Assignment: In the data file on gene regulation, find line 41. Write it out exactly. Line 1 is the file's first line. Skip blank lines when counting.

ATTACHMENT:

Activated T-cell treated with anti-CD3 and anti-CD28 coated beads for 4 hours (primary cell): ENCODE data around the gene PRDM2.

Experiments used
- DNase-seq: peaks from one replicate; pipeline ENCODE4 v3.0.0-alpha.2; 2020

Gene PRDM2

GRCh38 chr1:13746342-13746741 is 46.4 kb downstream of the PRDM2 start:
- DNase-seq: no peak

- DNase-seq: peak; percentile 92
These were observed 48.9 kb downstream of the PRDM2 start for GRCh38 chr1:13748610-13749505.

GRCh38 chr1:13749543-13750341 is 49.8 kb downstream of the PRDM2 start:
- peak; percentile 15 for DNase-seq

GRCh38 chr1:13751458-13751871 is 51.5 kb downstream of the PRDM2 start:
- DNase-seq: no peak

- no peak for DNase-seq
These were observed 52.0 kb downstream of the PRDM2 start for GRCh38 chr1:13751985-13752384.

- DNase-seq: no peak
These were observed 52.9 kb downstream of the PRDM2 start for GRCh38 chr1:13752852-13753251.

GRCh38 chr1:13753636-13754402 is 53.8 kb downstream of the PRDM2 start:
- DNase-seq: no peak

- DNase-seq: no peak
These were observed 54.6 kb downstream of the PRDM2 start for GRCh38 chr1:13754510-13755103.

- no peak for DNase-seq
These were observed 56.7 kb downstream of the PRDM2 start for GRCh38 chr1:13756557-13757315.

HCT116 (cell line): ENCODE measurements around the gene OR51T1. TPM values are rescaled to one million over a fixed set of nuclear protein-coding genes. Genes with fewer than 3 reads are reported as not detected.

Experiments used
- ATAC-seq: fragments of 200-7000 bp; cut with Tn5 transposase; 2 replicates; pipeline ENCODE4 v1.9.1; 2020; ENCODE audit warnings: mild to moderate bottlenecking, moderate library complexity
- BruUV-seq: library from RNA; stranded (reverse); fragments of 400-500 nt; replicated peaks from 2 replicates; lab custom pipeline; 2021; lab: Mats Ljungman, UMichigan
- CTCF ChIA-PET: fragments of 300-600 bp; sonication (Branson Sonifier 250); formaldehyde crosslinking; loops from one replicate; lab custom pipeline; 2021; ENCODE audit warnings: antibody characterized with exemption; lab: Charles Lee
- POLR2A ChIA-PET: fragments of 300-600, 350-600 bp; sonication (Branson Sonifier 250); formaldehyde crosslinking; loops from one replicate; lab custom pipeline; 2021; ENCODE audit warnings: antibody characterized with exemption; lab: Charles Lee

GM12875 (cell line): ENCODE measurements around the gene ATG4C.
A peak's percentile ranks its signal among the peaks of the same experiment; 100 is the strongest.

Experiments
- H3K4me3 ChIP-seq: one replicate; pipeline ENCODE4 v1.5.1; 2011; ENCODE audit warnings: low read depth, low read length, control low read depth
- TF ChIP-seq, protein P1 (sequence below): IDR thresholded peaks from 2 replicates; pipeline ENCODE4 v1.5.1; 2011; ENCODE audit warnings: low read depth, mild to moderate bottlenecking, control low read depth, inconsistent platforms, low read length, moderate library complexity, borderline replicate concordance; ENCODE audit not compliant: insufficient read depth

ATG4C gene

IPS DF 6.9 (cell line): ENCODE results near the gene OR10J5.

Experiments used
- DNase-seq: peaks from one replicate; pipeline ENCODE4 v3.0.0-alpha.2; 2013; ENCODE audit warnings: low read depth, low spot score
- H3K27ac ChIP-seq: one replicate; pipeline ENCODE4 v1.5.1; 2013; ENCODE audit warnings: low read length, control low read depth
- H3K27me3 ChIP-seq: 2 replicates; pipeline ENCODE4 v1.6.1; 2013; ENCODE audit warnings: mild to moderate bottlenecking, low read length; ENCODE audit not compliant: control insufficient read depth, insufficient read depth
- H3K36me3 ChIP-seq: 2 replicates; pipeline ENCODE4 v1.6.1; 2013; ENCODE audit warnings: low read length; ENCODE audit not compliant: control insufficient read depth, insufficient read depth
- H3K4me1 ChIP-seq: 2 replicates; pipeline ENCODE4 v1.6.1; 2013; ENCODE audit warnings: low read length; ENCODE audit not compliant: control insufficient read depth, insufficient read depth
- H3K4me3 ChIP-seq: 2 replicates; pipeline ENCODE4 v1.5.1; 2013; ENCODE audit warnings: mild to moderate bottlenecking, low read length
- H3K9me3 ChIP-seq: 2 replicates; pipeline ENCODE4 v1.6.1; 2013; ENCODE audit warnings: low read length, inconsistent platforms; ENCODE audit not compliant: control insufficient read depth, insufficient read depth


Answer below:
- H3K4me1 ChIP-seq: 2 replicates; pipeline ENCODE4 v1.6.1; 2013; ENCODE audit warnings: low read length; ENCODE audit not compliant: control insufficient read depth, insufficient read depth